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30 years of sea ice data. The red line indicates deviation from the seasonally-adjusted mean.  (Source: Arctic Research Center, University of Illinois)
Rapid Rebound Brings Ice Back to Levels from the 1980s.

An abnormally cool Arctic is seeing dramatic changes to ice levels.  In sharp contrast to the rapid melting seen last year, the amount of global sea ice has rebounded sharply and is now growing rapidly. The total amount of ice, which set a record low value last year, grew in October at the fastest pace since record-keeping began in 1979.

The actual amount of ice area varies seasonally from about 16 to 23 million square kilometers. However, the mean anomaly-- defined as the difference between the current area and the seasonally-adjusted average-- changes much slower, and generally varies by only 2-3 million square kilometers.

That anomaly had been negative, indicating ice loss, for most of the current decade and reached a historic low in 2007. The current value is again zero, indicating an amount of ice exactly equal to the global average from 1979-2000.

Bill Chapman, a researcher with the Arctic Climate Center at the University of Illinois, says the rapid increase is "no big deal". He says that, while the Arctic has certainly been colder in recent months, the long-term decrease is still ongoing. Chapman, who predicts that sea ice will soon stop growing, sees nothing in the recent data to contradict predictions of global warming.

Others aren't quite so sure. Dr. Patrick Michaels, Professor of Environmental Science at the University of Virginia, says he sees some "very odd" things occurring in recent years. Michaels, who is also a Senior Fellow with the Cato Institute, tells DailyTech that, while the behavior of the Arctic seems to agree with climate models predictions, the Southern Hemisphere can't be explained by current theory. "The models predict a warming ocean around Antarctica, so why would we see more sea ice?" Michaels adds that large areas of the Southern Pacific are showing cooling trends, an occurrence not anticipated by any current climate model.

On average, ice covers roughly 7% of the ocean surface of the planet. Sea ice is floating and therefore doesn't affect sea level like the ice anchored on bedrock in Antarctica or Greenland. However, research has indicated that the Antarctic continent -- which is on a long-term cooling trend -- has also been gaining ice in recent years.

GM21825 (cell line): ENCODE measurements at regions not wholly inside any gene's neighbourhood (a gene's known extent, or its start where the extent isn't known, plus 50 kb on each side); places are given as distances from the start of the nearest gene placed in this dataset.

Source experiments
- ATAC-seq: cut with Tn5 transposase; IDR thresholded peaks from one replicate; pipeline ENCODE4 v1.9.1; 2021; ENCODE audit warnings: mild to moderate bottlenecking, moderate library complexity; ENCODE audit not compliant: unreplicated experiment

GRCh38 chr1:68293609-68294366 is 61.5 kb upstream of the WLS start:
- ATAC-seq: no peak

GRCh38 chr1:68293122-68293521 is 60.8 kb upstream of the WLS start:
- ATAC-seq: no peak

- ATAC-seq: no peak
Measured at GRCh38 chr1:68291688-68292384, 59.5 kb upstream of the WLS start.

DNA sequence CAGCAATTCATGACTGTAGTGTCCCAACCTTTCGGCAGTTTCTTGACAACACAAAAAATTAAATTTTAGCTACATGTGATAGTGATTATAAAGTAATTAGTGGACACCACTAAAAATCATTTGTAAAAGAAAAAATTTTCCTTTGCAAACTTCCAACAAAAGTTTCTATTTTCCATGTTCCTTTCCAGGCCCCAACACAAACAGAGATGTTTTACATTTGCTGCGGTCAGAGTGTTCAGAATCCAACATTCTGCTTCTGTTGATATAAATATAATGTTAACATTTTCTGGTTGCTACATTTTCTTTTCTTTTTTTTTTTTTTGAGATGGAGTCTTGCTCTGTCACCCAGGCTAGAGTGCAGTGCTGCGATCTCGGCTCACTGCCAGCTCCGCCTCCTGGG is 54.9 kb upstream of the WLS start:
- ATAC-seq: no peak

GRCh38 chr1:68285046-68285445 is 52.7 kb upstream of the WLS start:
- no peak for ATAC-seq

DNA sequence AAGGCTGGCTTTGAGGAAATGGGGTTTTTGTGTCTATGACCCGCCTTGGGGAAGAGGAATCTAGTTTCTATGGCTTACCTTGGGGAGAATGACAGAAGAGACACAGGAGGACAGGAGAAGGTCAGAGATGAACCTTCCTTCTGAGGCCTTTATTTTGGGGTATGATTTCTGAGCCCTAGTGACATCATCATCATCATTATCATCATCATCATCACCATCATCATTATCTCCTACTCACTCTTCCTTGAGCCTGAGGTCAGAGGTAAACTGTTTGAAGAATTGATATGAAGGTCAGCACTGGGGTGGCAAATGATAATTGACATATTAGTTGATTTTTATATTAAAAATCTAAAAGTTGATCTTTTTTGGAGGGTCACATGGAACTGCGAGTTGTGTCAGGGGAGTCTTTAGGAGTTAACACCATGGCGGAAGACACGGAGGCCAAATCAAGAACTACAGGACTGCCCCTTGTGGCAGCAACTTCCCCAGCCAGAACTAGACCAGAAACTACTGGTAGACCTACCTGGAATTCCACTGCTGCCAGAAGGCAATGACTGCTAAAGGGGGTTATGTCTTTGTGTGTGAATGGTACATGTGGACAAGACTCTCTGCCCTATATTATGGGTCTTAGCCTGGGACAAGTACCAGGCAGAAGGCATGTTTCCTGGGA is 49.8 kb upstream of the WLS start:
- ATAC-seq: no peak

The primary instrument for measuring sea ice today is the AMSR-E microwave radiometer, an instrument package aboard NASA's AQUA satellite. AQUA was launched in 2002, as part of NASA's Earth Observing System (EOS).



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hello? Sunspots?
By goku on 11/8/2008 3:29:31 AM , Rating: 2
Sun spot activity is now non existent and will be for sometime, it's completely cyclical. Reduced/no sunspot activity equals mini ice ages which will mean that global warming is still very much so a problem, it's just that its symptoms are being masked by diminished activity from the sun. This is the equivalent of an obese person with type II diabetes whose symptoms have diminished simply because there is a famine in their area...Soon as the famine is over, he is going to notice his diabetes once again. Want another analogy? How about this:

When gas prices reached $4.00 a gallon nation wide, people cut back on wasteful driving and frivolous trips, wanted to conserve, buy more efficient vehicles, etc. etc. But this was very short lived and no conservation habits were formed and now that gas is around $2.00 a gallon and still dropping, people are quickly going back to their old ways.

They think everything is fine and dandy once again but soon as the economy recovers or the market *thinks it's going to recover, gas is going straight back to where it was and then some. It will be no surprise that you'll hear people complain from all over because they didn't learn their lesson from when it happened to them the first time.




RE: hello? Sunspots?
By wookie1 on 11/10/2008 4:02:09 PM , Rating: 4
No analgies are needed. I don't think that the earth has diabetes. How would we know if it acted similarly to a person. If the earth doesn't behave as the models suggest, is something wrong with the earth (or the universe), or the models? How would we know that warming is being masked vs not being the correct hypothesis for the earth's behavior? What if sunspots are by far the primary driver of climate? I don't know if this is true, but clearly the predictions and models haven't found the right answer either. So now we should go back to the mode where we admit that we really don't know what's next for the climate and try to solve real problems facing humanity. Maybe we can feed or shelter some people that are in dire need now, rather than try to stop something that may or may not happen over the next century that we may or may not be able to stop anyway. Why is saving a life today worth so much less than possibly saving a life in 100 years?


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